Which of your books is your favorite and why? Course that’s kind of like asking which of your dogs you prefer.
“The Luck of the Weissensteiners” was the first one published (first born so to speak) and will always have a special place in my heart. Everything about it was a first: The first review, the first check from Amazon etc.
And characters. Do you have a favorite?
Jonah Weissensteiner is such a warm and kind figure, very similar to my father, so I always have a very soft spot for him. However, I probably loved Johanna the most in that book. She is a nasty character but there are limits as to how far she would go and that makes her intriguing and a challenging and rewarding character to write.
Let’s talk about the future of the industry. Do you think the tendency toward eBook popularity will continue?
Yes, I think so. Their practicality is a winner, they are environmentally friendly and new e-readers are becoming increasingly user friendly and sophisticated.
I am a technophobe at heart and resisted and resented cell/ mobile phones and kindles with a vengeance. I succumbed in both cases due to necessity. I still don’t like my phone but I love my kindle. As a former librarian this is quite a statement.
To shift gears, you must read constantly to be one of Amazon’s top 500 reviewers. How did that come about and was it a conscious decision?
I am an avid reader and ended up on that list without trying. I know some reviewers on Amazon are quite competitive but I don’t have time for that. I am pleased that it lends the reviews an air of gravity but my reviews are just one opinion and the laurel is probably Amazon’s way of saying that I should get a life.
How many hours a day do you spend reading?
That depends on how much time I need for writing and marketing of my books. It used to be up to 6 hours. In my last job I had a lot of spare time on trains, planes and in hotel rooms. That habit or addiction still needs to be fed and I still steal myself away from the computer and read 2 -3 hours a day.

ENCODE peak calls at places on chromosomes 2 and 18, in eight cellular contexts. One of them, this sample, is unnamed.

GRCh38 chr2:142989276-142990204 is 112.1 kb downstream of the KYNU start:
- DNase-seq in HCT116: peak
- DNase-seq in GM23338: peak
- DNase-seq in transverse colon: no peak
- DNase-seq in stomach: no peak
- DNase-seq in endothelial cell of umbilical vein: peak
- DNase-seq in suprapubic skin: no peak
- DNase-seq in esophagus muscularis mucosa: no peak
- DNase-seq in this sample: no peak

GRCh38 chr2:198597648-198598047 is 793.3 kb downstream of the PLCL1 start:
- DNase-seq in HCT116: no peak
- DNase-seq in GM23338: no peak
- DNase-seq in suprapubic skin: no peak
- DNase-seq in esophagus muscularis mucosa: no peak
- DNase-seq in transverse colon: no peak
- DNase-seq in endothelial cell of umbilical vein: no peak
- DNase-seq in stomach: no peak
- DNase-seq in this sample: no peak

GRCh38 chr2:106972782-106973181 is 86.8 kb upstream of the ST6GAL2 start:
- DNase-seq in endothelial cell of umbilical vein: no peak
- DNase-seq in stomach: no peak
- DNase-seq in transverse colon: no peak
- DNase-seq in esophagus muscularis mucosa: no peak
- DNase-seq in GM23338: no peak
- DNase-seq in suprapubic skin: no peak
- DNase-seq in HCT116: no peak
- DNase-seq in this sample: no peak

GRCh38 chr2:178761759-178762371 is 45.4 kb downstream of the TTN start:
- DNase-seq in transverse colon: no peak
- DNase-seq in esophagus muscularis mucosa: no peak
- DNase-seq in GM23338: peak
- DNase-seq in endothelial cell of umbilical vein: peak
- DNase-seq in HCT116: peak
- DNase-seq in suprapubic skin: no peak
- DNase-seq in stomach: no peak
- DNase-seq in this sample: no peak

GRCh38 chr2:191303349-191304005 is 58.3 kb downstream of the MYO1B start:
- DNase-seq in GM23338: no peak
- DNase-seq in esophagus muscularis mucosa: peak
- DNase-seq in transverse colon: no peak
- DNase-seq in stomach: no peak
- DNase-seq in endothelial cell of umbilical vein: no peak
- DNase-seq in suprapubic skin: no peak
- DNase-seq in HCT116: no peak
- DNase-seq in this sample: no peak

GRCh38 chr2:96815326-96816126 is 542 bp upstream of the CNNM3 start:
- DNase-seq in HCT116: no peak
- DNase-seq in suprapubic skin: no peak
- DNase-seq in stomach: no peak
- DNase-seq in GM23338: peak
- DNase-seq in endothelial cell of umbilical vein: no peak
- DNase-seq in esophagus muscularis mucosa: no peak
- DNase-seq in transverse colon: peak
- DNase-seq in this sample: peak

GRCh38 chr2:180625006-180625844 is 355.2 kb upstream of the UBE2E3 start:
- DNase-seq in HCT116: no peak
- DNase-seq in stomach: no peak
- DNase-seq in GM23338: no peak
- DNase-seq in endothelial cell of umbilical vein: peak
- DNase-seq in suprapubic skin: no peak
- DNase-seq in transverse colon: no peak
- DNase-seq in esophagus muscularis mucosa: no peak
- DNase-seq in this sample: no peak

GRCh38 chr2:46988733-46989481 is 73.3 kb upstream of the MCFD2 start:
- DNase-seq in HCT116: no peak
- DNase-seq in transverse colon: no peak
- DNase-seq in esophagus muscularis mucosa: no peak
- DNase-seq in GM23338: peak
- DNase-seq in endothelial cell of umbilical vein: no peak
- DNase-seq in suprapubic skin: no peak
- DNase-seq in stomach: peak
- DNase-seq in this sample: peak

I’ve noticed you review books in a number of different genres. How do you choose the books you review?
I follow several book promotion publications and websites, I spot many finds on my Twitter feed and in Facebook groups, in posts on blogs I follow and I tend to read books by authors I already know. I get approached a lot via my website but that is a tiny fraction. I am curious, so I have tried new genres over the last year and find myself developing new tastes.
Since you’ve published three books and the series is called The Three Nations Trilogy, are you planning on starting another series? If so, will it portray the time period of the Trilogy? Please tell us about your upcoming books.
I have more historical novels in draft form but the connections are not that obvious. There is a Finnish theme in my upcoming novels and a mental health theme so there is always the temptation and possibility to link them via a trilogy. I will only do that if it fits naturally.
My next book, “A Time to Let Go”, is contemporary novel set in Britain and concerns a family (with Finnish ancestors) whose dynamics are challenged by the mother’s Alzheimer’s disease. That book is currently in the last stages of editing.
I am currently working on a Scandinavian/ Baltic War drama between 1918 and 1950, so here the time period caught up with me again. Since I have my eye on a few more theatres of war, this could well become part of a New Trilogy.
What advice do you have to beginning authors? To those who are planning to self-publish?
Join independent author groups. The information you need is out there and there is a large supportive online community of indie writers that will help you. Don’t be discouraged and follow your dream but work hard on everything: editing, formatting and marketing. It is necessary and worth it.
And Christoph, this is just for me. Your dogs are with you in almost every photo. I’m a dog lover. Please tell us about your dogs!
All three are labradoodles – currently a very fashionable breed and most loveable family pets. [They were intended to be allergy free guide dogs when they were first bred in Australia in the 1980s.]
Nine years ago I met my partner Ryan and we didn’t get off on the right foot initially: He just came out of a complicated relationship and I was irrationally scared of dogs.